Monday, April 13, 2009

We need to say goodbye to Goldman Sachs

I have a real bee in my bonnet these days about Goldman Sachs. Yes, they are good at what they do, and technically speaking, I can’t say that I’m aware of them having done anything illegal during the buildup to our current crisis. However, in my book, they are the poster child for all that should be purged from the financial markets. Having Goldman running amok in our financial system is like having wild pigs in your back yard. No one really dislikes wild pigs, but there's absolutely no upside to having them in your back yard. Even worse, they can do a fair amount of damage. Ditto for having Goldman in our financial system.

Goldman’s bread and butter is trading and investment banking, the latter of which is on hiatus for who knows how long. So, its shareholders essentially just own an interest in a big trading desk. Goldman takes shareholder capital and speculatively trades in stocks, options, bonds, foreign currencies, interest rates, credit default swaps, etc. Name a derivative, and they probably trade it. As I said, it’s all speculative. They do nothing to create value. They just trade. However, what they do is different from just going to Vegas and rolling the dice. How so? Because their very act of placing a bet can actually have an influence on the outcome of that bet; for example, when they choose to short a stock. They can relentlessly drive a stock into the ground, and those on the losing side of the trade are the public, who were lulled into believing that buy-and-hold is a viable investment strategy, and that the SEC is ready and able to protect their interests.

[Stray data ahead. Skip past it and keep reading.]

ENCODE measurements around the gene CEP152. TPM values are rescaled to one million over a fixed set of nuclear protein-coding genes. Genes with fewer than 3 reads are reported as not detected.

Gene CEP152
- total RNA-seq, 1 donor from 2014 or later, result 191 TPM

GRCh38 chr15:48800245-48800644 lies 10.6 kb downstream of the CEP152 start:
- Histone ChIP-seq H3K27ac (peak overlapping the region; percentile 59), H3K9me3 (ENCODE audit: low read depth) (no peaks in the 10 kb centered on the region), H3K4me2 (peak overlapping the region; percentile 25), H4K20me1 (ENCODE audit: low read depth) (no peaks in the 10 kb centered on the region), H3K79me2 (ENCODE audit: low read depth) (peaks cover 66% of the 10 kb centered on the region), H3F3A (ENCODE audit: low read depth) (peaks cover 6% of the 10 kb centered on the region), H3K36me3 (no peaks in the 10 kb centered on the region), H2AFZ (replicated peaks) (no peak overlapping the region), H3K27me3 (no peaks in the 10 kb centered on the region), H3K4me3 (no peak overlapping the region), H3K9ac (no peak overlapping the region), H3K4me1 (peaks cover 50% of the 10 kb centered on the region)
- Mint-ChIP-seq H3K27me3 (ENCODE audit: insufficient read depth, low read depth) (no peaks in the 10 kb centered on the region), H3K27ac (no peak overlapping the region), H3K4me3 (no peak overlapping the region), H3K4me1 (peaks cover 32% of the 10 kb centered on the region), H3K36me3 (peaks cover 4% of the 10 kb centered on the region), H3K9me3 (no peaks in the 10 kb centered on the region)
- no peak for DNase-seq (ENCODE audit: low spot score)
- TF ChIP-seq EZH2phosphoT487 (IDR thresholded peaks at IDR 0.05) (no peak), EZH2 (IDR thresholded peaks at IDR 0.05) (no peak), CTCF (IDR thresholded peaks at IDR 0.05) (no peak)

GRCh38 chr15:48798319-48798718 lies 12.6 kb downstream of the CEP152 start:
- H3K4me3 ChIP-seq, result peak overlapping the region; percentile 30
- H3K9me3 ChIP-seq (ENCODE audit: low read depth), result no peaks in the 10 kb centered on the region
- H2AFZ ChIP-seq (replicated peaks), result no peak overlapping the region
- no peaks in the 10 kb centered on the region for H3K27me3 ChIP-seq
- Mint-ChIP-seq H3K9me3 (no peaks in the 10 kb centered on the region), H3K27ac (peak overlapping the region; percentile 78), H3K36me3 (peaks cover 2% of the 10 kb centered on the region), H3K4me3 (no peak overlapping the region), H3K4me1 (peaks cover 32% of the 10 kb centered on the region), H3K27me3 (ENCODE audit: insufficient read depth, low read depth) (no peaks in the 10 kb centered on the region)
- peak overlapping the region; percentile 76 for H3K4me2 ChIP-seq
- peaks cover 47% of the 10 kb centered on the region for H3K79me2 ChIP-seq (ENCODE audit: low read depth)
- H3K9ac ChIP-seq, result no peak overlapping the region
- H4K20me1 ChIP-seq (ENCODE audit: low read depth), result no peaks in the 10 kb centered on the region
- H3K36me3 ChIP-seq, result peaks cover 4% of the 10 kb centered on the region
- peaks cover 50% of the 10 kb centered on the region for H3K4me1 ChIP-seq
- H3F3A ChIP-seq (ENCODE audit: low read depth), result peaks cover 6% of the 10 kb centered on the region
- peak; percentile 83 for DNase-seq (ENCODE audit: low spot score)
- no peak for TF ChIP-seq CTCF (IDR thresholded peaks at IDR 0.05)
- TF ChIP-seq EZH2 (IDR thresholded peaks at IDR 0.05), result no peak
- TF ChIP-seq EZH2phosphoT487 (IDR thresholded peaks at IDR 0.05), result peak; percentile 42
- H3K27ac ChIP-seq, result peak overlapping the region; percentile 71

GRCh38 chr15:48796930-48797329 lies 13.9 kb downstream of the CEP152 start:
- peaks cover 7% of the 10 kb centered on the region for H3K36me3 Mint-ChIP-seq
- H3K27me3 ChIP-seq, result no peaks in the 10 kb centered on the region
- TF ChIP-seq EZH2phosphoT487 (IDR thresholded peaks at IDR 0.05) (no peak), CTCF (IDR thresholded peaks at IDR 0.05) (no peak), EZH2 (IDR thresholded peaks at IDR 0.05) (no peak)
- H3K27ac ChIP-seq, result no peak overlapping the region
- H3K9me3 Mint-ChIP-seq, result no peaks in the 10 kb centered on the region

I’d like someone in government who is allowing this to happen to explain why it’s in the public’s interest to let Goldman ride roughshod over the financial markets. How do we benefit? Clearly, we don’t, and that’s precisely why the realm in which Goldman plays—what some people call the shadow market—needs to be regulated into oblivion. Simply put, we need to purge the financial system of the casino activities that have done so much harm in recent years, and we need to make an example of Goldman, precisely because it is the much-envied “gold standard” among firms that engage in these activities. The financial markets need to be returned to long-term investors, and made safe with rules that are clear and enforced.

It is a tragedy that the public has been denied the right to participate in the capitalist system without it being corrupted and manipulated. Investors with good intentions have been completely thwarted by the likes of Goldman and countless other hedge funds and institutional trading desks for too many years now. Enough is enough. The stock market wasn’t created with the intention of using the public as pawns in trading schemes that only benefit the rich. Goldman and other market manipulators must be shown the door if we are to ever restore trust in the financial markets.